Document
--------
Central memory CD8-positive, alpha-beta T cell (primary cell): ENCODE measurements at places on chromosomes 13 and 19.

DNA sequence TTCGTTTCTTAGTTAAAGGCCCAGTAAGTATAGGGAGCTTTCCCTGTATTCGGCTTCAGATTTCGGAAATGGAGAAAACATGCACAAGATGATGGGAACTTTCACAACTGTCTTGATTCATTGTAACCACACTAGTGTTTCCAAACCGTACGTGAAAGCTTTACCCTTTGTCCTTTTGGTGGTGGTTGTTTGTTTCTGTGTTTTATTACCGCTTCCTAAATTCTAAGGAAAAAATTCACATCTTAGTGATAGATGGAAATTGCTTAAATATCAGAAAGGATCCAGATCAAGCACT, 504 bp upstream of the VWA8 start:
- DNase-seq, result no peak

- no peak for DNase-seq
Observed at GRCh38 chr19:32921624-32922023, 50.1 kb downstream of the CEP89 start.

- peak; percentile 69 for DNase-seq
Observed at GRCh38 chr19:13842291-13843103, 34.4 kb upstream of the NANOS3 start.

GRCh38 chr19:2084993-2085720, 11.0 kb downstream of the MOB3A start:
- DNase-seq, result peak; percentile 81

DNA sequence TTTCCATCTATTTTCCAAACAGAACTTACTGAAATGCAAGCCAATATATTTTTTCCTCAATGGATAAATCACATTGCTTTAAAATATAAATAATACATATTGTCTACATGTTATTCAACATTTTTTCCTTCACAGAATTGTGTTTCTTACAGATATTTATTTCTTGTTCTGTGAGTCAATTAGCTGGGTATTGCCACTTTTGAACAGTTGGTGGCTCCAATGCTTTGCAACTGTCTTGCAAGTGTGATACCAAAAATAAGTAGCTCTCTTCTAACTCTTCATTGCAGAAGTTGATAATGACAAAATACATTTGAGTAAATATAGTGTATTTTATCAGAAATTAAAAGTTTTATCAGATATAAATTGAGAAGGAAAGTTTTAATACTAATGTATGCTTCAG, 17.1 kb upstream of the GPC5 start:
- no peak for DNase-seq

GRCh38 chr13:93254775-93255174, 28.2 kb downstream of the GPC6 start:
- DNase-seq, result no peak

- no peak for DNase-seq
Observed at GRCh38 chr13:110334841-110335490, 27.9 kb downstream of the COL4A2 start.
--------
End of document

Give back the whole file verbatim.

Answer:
Central memory CD8-positive, alpha-beta T cell (primary cell): ENCODE measurements at places on chromosomes 13 and 19.

DNA sequence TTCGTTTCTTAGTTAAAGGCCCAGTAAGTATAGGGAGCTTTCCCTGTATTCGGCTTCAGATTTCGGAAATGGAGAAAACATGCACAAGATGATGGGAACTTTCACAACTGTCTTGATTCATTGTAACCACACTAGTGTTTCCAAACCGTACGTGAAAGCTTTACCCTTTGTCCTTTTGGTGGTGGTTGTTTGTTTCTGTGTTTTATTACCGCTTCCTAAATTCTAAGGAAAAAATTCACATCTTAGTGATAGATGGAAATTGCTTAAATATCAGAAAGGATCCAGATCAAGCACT, 504 bp upstream of the VWA8 start:
- DNase-seq, result no peak

- no peak for DNase-seq
Observed at GRCh38 chr19:32921624-32922023, 50.1 kb downstream of the CEP89 start.

- peak; percentile 69 for DNase-seq
Observed at GRCh38 chr19:13842291-13843103, 34.4 kb upstream of the NANOS3 start.

GRCh38 chr19:2084993-2085720, 11.0 kb downstream of the MOB3A start:
- DNase-seq, result peak; percentile 81

DNA sequence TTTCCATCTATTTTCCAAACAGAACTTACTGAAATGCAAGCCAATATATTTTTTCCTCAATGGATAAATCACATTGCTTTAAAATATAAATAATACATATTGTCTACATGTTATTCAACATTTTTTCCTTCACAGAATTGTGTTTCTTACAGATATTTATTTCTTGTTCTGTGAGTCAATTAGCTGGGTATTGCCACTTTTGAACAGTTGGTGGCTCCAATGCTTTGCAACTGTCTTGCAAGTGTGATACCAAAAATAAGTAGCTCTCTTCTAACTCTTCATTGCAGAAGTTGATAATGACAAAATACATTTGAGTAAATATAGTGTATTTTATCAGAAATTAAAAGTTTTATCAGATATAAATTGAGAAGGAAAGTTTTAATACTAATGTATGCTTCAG, 17.1 kb upstream of the GPC5 start:
- no peak for DNase-seq

GRCh38 chr13:93254775-93255174, 28.2 kb downstream of the GPC6 start:
- DNase-seq, result no peak

- no peak for DNase-seq
Observed at GRCh38 chr13:110334841-110335490, 27.9 kb downstream of the COL4A2 start.